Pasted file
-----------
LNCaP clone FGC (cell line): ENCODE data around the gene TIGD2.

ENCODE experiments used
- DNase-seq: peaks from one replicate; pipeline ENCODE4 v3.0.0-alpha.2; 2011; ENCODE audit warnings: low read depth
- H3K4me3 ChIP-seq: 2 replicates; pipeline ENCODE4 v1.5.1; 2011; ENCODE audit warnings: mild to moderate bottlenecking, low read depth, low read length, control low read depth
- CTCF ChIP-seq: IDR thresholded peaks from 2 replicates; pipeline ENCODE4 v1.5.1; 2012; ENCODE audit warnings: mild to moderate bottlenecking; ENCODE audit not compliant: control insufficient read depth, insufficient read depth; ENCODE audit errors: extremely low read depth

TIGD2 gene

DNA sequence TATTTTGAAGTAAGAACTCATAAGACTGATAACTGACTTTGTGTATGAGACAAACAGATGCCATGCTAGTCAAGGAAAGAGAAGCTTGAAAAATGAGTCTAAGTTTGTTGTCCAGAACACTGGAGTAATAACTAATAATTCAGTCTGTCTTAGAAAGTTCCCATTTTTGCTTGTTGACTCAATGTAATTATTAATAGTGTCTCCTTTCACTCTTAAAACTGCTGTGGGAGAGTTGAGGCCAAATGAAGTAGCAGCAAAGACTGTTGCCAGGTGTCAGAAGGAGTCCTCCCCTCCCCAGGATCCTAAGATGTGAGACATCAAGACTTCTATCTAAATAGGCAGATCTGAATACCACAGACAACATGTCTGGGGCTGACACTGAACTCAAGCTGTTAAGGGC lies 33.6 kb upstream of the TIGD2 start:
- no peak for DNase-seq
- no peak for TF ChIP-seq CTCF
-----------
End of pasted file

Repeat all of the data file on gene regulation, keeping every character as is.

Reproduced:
LNCaP clone FGC (cell line): ENCODE data around the gene TIGD2.

ENCODE experiments used
- DNase-seq: peaks from one replicate; pipeline ENCODE4 v3.0.0-alpha.2; 2011; ENCODE audit warnings: low read depth
- H3K4me3 ChIP-seq: 2 replicates; pipeline ENCODE4 v1.5.1; 2011; ENCODE audit warnings: mild to moderate bottlenecking, low read depth, low read length, control low read depth
- CTCF ChIP-seq: IDR thresholded peaks from 2 replicates; pipeline ENCODE4 v1.5.1; 2012; ENCODE audit warnings: mild to moderate bottlenecking; ENCODE audit not compliant: control insufficient read depth, insufficient read depth; ENCODE audit errors: extremely low read depth

TIGD2 gene

DNA sequence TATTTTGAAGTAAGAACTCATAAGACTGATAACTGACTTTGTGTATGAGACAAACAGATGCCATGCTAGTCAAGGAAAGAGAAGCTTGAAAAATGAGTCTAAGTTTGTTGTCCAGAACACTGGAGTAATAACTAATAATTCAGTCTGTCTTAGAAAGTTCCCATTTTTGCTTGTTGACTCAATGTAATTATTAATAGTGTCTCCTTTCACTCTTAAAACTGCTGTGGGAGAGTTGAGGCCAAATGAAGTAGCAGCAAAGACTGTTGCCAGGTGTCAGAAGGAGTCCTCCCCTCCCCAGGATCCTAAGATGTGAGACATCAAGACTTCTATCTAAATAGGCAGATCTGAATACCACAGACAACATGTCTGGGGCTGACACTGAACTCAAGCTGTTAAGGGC lies 33.6 kb upstream of the TIGD2 start:
- no peak for DNase-seq
- no peak for TF ChIP-seq CTCF